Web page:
All eyes on the skies

As a kid, before you left for school, your mom would check the weather in case you needed to pack an umbrella or extra jacket. While they may be all grown up, pilots are required to check in for a weather briefing before they even get into a plane.

The last thing a pilot wants to do is worry about what the weather is going to be like between Point A and Point B so they rely on a team of specialists to keep them in the know. Flight Service Specialists working in NAV CANADA’s Flight Information Centres around the country are the team that ensures pilots have all the necessary information on what the skies have in store for them. Just like mom used to do.

The FIC in Winnipeg is one of eight that NAV CANADA – the company that provides air navigation services for Canadian civil airspace – operates across the country. NAV CANADA also owns and operates the air traffic control tower at the Winnipeg Richardson International Airport and the nearby area control centre (see The Hub, Spring 2015). The Winnipeg FIC is responsible for the airspace over Manitoba, Saskatchewan, northern Ontario and most of the western side of Nunavut.

The Flight Service Specialists working in the FIC have to be proficient in a number of services. With a number of roles to fill within the centre, each specialist must be able to do each job, as the positions rotate.

• Weather Briefings: When pilots call in to check on the weather conditions, specialists give up to date conditions between their point of departure and their destination. They are able to accurately report this information due to their in-depth meteorological training, which allows them to interpret the data and pass it along. This is especially important in parts of the country that do not have easy access to the Internet and cannot simply check the weather on their phones.

• Flight Planning: When a large thunderstorm looms between you and your destination, going through it is not an option. Pilots and flight service specialists work together to plan routes that get you to your destination as quickly and safely as possible. The specialists file the flight plans, which are mandatory in Canada and provide alerting services or ensure the pilot makes it to their destination.

• En route advisories: We all know how quickly the weather can change. Skies that were blue can turn ugly and turbulent in minutes. The Flight Information Centre is always available to give in-flight updates, so pilots can amend their flight plans to avoid inclement weather.

• Emergency Services: Sometimes, things don’t go according to plan. Planes take longer to get to their destination than they should, pilots don’t check in at the appropriate place and time or an emergency occurs. When a plane is overdue or appears to be missing, flight service specialists are the first ones to start investigating the location of the missing aircraft. Whether it’s phoning airports to do a ramp check to see if the plane is there, calling pilots directly on their cell phones or co-ordinating further search and rescue efforts with the military, they are there to help. Each pilot has an emergency contact, and the airports all have a list of people to get in touch with in case of an emergency as well.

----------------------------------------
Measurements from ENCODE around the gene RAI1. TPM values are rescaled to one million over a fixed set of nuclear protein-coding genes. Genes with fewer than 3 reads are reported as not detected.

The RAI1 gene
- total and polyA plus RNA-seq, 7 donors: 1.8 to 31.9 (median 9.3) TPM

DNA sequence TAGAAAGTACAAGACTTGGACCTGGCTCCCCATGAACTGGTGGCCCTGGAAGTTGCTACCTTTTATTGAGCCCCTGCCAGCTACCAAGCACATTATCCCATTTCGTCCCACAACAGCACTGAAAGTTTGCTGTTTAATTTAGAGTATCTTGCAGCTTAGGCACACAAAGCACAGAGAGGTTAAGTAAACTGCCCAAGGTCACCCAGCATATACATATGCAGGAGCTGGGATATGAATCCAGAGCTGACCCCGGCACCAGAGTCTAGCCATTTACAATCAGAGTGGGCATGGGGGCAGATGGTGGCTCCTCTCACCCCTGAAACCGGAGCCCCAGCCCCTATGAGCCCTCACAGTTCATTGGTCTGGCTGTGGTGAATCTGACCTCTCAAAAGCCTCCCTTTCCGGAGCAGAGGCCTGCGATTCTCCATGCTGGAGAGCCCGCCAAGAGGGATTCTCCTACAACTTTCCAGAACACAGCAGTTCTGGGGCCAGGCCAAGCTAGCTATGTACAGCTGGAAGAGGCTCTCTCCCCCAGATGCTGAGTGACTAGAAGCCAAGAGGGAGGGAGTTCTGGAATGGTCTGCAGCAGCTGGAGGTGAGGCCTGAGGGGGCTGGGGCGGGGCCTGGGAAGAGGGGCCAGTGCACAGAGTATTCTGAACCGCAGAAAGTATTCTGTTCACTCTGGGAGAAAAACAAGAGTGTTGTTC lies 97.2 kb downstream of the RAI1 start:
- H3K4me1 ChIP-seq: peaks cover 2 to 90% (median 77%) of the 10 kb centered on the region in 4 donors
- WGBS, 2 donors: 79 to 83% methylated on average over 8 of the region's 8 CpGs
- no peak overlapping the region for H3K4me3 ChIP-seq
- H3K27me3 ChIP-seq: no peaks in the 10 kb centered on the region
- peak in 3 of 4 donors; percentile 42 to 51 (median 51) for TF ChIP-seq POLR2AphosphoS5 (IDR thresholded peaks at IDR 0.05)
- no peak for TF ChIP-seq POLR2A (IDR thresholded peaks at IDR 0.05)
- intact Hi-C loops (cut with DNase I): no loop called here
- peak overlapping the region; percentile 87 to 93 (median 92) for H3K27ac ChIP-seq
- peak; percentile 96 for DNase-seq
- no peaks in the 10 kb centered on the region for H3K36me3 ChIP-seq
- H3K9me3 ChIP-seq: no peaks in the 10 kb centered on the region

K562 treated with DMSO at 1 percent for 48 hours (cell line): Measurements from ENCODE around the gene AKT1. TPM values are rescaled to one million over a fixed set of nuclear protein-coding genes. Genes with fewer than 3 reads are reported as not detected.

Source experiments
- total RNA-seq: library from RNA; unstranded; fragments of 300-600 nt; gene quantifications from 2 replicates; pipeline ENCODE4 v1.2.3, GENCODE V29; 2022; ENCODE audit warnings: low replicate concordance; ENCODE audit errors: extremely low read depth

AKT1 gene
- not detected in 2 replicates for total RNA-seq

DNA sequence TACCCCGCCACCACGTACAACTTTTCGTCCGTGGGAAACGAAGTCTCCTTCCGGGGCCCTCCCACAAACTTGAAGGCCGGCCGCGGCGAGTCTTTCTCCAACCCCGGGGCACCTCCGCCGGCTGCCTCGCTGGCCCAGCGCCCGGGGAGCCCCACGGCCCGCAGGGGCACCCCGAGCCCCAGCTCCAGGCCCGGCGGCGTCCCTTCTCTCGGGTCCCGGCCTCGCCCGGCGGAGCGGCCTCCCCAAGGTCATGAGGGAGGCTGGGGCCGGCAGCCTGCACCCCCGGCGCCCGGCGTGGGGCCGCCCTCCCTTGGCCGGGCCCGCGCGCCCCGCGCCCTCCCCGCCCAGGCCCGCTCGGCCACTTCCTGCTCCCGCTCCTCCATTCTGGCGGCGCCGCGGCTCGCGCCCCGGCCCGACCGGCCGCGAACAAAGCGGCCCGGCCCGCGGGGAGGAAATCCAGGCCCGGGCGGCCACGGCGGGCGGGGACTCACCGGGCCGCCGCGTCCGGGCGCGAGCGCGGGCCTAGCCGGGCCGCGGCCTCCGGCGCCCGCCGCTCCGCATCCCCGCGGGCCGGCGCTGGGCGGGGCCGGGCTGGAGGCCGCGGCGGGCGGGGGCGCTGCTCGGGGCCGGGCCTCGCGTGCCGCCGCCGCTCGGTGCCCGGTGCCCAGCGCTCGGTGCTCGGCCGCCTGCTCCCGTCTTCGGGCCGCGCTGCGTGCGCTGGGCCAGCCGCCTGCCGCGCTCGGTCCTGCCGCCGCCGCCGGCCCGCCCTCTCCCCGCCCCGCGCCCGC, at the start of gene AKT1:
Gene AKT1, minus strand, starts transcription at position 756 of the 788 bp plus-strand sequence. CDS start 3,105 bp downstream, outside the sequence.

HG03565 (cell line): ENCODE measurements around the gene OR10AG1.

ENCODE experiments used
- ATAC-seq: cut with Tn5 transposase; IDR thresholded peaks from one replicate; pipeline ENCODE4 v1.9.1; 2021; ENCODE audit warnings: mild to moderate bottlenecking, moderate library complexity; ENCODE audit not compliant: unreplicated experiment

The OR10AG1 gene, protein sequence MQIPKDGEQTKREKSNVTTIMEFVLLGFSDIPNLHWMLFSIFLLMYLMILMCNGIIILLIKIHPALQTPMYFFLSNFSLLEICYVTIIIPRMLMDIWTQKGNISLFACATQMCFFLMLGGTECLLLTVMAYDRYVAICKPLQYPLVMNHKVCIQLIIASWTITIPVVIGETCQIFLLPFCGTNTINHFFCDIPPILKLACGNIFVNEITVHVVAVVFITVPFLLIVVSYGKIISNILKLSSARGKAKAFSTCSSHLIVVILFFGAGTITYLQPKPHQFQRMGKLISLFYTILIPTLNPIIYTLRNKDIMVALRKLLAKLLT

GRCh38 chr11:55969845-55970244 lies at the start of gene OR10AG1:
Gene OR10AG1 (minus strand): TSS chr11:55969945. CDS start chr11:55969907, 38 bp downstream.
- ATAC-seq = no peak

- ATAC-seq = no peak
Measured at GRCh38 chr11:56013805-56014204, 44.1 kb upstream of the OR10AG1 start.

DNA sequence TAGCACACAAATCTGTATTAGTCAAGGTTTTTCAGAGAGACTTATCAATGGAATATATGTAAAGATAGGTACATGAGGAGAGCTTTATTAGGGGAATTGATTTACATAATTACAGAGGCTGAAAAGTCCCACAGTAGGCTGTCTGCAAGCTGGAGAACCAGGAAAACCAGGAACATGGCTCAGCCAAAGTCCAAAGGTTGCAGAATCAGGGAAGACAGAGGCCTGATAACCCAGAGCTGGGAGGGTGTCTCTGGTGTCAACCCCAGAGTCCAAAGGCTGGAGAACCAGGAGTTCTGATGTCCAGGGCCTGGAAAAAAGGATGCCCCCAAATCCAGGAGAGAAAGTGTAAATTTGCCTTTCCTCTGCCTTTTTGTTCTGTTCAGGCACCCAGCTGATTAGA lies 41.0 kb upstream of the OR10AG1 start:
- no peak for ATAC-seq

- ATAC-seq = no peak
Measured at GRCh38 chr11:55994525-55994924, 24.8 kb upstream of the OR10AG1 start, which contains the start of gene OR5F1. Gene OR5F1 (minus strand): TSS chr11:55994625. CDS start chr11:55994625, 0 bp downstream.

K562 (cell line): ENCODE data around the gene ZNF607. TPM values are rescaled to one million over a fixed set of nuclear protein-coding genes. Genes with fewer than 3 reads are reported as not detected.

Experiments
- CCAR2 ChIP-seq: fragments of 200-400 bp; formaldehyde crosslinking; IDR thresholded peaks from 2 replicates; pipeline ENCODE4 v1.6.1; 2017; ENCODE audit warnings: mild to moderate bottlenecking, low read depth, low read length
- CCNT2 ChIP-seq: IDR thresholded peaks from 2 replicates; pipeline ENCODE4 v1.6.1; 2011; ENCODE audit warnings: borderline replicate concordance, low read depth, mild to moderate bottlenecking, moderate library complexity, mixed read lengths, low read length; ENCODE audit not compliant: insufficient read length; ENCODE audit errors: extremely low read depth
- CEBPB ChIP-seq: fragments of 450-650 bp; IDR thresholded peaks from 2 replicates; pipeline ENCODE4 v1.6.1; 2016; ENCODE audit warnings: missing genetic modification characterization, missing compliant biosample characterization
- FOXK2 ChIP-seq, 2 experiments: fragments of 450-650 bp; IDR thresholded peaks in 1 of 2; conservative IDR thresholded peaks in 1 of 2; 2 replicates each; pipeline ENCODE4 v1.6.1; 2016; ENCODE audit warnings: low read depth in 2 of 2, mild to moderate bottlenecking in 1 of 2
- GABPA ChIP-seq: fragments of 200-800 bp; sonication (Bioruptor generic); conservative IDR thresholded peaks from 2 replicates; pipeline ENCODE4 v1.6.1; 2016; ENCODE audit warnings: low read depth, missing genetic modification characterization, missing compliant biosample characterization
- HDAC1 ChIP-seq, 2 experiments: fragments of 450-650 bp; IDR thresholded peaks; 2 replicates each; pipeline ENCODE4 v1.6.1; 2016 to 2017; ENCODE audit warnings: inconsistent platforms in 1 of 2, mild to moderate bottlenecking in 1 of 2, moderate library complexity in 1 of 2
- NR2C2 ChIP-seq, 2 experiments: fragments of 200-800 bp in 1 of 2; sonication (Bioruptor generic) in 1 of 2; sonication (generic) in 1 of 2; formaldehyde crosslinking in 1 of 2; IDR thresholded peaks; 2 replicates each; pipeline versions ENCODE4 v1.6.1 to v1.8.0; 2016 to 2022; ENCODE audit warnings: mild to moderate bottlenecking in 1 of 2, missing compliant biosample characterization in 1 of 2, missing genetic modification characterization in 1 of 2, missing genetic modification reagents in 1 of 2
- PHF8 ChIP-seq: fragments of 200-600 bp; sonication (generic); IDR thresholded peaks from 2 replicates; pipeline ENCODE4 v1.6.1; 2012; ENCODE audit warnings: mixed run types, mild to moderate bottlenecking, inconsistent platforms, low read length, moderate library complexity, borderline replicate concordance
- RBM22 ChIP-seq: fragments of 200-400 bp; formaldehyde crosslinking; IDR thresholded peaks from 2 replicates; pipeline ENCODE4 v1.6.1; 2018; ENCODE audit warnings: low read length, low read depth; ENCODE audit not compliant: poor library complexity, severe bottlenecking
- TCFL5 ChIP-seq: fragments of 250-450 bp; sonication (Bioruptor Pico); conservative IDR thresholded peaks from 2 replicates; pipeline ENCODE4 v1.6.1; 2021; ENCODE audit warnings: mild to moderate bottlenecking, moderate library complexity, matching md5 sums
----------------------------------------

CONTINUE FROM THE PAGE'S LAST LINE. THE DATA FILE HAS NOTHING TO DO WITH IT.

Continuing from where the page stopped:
• Notice to Airmen (NOTAM): Notices to alert pilots of things that are out of the norm. These include radio frequencies that aren’t working, temporary no-fly zones for reasons such as military exercises and forest fires. The local airports will also report on conditions such as runway status, and the FIC passes that information along.

There are no days off at the FIC. A minimum of two people are working at any given moment 365 days a year, 24 hours a day. While there are more planes operating during the day and during the summer, there are still planes that need attention during the night and during the winter. Even on Christmas Day, you will find a crew of specialists sitting in front of their monitors, making sure everything is safe and sound.

While the jobs and skills of flight service specialists are quite transferable all across the country, one cannot simply show up at a new location and start working. They have to become accustomed to the unique characteristics of each region through local training.
The work station for a flight service specialist at an FIC consists of several monitors showing displays of meteorological information, a digital radio display, a phone and the all-important headset. The specialists have to take in a lot of data in a variety of formats, and it is their ability to process all of that information and pass it along in a concise and timely manner that keeps everything operating smoothly.

Specialists at the Winnipeg FIC are also the city’s official weather observers. When you get reports from the local weatherperson, they are getting their data from the information collected by the people at the FIC.

The flight service specialists at the Flight Information Centre in Winnipeg, and the other FICs around the country, have their eyes on the skies and their expertise ensures for the smoothest ride possible. Their constant monitoring of conditions means they truly know the skies better than anybody else.

Special thanks to Peter Hamm, Joel Favreau and Maria Fedorowich of NAV CANADA.

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